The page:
Tuesday, 14 June 2011

Moroccan (inspired) Meatballs w. Fennel

I'm just back from a quick holiday in Marrakesh with a bag full of spices and a head full of inspiration from the Moroccan cuisine. It's a highly recommendable city to visit for any food lover as their cooking is something quite unique. As you probably know, most of their dishes are cooked in a tanjine, an earthenware pot with a kind of chimney lid on. But although they sold them in almost every second shop, I got tired of haggling in the end and never got round to buying one. But you can easily cook with out it. Here are some meatballs with fennel and chickpeas. I don't know if it's an original recipe, but it's delicious nonetheless and already takes me back to the food stalls in Jamaa el Fna.

400g. minced beef or lamb
1 tsp. tumeric
1 tsp. harissa (or chili powder)
1 tsp. paprika
1 tsp. cumin
1 tsp. Ras el Hanout (North African Spice mix, a bit similar to Garam Masala)
Small handful of fresh parsley
2 medium sized onions
1 fennel bulb
3 carrots
1 can of precooked chickpeas
1 can of peeled tomatoes
1/2 cup of water
Olive oil
Salt and pepper to taste

Mix all the spices and add 1/3 of it to the minced meat. Add a bit of the parsley. Mix it in well (best done with the hands). Form small meatballs 3-4 cm in diameters.

Fry the meat balls in olive oil and set a side when brown all over.
Chop and fry the vegetables in the same frying pan with the oil from the meatballs. Add the rest of the spice mix and a teaspoon of salt. Fry at medium temperature until all the veggies are soft and translucent.

Then drain the chickpeas and add them to the vegetables along with the can of tomatoes (I like to blend my tomatoes first, but that's up to you). Let it simmer 15 minutes at low temperature.

Finally add the meatballs, and the fresh parsley. Keep a bit of the parsley for sprinkling on top. Heat the meatballs through and serve.

Sunday, 5 June 2011

Tarta de Santiago (Dedicated to my sister)

Hi. It's been a while. I've been setting up a new computer and working quite hard lately so I haven't really had much time to blog. But I'm back with a very easy cake recipe dedicated to my sister. Whenever she's in Spain to visit me she usually asks for Tarta de Santiago which is a traditional almond pie from Galicia in the North of Spain. We've usually bought it but one day surfing the net I came across the recipe which turned out to be really dead simple. And not only that, it's also an officially regulated recipe by the Consejo Tarta de Santiago, which provides the one and only acceptable way to make it. For example it states that you have to use 1 of 6 sorts of Spanish almonds for it to be a true recipe. The only "free choice" you have is about the seasoning and how coarse you want your almonds.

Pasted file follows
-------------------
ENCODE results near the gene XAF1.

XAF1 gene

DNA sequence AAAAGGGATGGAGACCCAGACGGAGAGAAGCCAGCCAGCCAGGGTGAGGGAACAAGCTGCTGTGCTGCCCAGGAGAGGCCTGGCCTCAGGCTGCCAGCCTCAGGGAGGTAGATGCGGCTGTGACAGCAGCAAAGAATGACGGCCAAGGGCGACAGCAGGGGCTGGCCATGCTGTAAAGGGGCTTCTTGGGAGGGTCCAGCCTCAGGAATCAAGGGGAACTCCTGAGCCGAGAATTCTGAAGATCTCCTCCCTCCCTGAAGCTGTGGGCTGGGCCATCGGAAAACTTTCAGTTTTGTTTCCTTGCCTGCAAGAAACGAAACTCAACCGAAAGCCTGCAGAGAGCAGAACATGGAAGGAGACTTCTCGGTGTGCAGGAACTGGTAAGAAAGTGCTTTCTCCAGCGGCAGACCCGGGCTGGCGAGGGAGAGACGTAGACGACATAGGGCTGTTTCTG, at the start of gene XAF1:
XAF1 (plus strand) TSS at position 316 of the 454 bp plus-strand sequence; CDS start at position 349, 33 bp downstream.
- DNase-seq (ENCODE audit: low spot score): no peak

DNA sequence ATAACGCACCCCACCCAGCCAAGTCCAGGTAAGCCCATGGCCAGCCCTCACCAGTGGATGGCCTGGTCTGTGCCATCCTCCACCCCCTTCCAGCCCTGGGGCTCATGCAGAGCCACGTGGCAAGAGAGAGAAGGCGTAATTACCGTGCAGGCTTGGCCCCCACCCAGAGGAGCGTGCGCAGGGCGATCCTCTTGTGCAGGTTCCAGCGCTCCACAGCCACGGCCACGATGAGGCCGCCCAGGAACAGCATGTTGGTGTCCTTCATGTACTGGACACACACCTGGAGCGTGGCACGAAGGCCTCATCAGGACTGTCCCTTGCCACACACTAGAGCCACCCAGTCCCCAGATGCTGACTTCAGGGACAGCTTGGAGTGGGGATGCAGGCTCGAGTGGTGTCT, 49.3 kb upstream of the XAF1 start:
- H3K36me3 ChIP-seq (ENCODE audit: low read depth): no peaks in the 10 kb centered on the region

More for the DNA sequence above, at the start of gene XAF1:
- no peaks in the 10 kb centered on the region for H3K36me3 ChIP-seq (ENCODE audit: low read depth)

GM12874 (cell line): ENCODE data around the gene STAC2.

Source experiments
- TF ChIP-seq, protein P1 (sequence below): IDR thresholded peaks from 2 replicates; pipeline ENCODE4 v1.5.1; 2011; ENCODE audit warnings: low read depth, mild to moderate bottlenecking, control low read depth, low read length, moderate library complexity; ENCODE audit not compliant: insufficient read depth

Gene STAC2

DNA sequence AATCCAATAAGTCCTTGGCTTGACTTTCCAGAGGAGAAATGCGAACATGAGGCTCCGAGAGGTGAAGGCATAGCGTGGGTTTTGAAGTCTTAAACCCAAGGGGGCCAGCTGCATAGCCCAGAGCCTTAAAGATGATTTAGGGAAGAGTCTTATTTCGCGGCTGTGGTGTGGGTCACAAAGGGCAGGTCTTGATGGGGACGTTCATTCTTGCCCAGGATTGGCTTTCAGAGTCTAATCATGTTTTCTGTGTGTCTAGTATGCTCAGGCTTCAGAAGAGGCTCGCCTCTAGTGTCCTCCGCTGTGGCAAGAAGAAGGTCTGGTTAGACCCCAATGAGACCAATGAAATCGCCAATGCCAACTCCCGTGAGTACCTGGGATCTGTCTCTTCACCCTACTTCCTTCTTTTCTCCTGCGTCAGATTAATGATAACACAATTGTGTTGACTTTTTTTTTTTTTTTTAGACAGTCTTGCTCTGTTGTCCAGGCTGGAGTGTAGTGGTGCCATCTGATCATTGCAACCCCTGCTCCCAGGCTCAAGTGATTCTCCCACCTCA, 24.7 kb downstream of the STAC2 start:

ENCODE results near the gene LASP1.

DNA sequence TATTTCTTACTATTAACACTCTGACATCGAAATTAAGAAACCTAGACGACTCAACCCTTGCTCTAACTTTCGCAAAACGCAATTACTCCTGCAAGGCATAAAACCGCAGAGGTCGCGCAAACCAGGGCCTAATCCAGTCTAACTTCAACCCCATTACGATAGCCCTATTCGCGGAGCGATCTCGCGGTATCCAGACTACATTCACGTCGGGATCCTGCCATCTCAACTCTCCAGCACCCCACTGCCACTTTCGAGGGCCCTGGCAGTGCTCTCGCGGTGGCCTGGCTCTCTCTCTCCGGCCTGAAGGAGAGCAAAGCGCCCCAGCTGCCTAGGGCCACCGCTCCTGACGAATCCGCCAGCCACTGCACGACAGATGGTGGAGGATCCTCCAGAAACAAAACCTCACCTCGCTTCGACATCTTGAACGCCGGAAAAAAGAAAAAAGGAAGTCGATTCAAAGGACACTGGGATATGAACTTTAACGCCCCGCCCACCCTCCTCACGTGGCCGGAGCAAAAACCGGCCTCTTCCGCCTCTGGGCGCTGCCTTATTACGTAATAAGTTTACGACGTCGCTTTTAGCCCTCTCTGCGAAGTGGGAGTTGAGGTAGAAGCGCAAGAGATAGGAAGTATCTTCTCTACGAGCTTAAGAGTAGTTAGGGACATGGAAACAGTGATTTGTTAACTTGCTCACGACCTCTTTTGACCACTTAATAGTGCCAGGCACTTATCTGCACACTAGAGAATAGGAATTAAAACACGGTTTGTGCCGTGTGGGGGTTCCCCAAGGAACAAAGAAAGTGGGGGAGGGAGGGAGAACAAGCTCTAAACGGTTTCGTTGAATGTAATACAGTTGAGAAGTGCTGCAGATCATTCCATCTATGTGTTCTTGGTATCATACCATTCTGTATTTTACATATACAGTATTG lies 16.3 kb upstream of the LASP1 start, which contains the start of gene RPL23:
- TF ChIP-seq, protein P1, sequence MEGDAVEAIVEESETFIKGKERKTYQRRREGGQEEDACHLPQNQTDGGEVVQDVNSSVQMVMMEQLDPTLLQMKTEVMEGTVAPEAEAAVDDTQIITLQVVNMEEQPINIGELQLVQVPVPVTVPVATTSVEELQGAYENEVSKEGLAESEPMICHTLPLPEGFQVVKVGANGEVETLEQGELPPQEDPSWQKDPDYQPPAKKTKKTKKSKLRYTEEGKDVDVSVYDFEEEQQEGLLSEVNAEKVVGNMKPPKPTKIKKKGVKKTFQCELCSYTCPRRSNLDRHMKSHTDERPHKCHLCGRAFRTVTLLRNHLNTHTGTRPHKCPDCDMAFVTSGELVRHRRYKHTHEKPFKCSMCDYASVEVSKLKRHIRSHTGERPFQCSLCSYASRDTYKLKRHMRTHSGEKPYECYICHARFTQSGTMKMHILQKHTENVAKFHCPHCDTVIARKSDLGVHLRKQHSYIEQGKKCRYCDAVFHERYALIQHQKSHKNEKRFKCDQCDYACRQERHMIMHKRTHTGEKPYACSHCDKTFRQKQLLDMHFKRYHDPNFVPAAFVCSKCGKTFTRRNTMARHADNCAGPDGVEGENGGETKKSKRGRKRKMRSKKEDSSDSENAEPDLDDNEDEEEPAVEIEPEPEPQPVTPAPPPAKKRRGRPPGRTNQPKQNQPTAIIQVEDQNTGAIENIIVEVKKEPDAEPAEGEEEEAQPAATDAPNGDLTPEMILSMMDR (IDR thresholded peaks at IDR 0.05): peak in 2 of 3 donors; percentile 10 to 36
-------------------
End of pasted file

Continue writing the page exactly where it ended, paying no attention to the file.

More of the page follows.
Here's what you need:
250g sugar
250g almonds (ground finely to a flour. You can do it n a food processor)
5 eggs
Shredded lemon zest from 1/2 a lemon
1/2 tsp. cinnamon

A bit of butter for the form
Icing sugar for decoration
A cut out Santiago cross (click the link and print)

Preheat the oven at 200ºC. Mix the sugar and the ground almonds with the lemon and cinnamon. Just use a fork to make sure all the sugar is evenly distributed.

Mix in the 5 eggs until it's homogeneous. No need to over mix or blend.
Grease a spring form with a bit of butte and dust it with flour. Pour the cake batter in. Bake at 200ºC for 40-50 minutes until the top is golden brown.

Take it out and let it cool down completly before cutting the sides loose.
Place the cut-out Santiago cross on top and sprinkle it with icing sugar.

Carefully remove the cross and enjoy.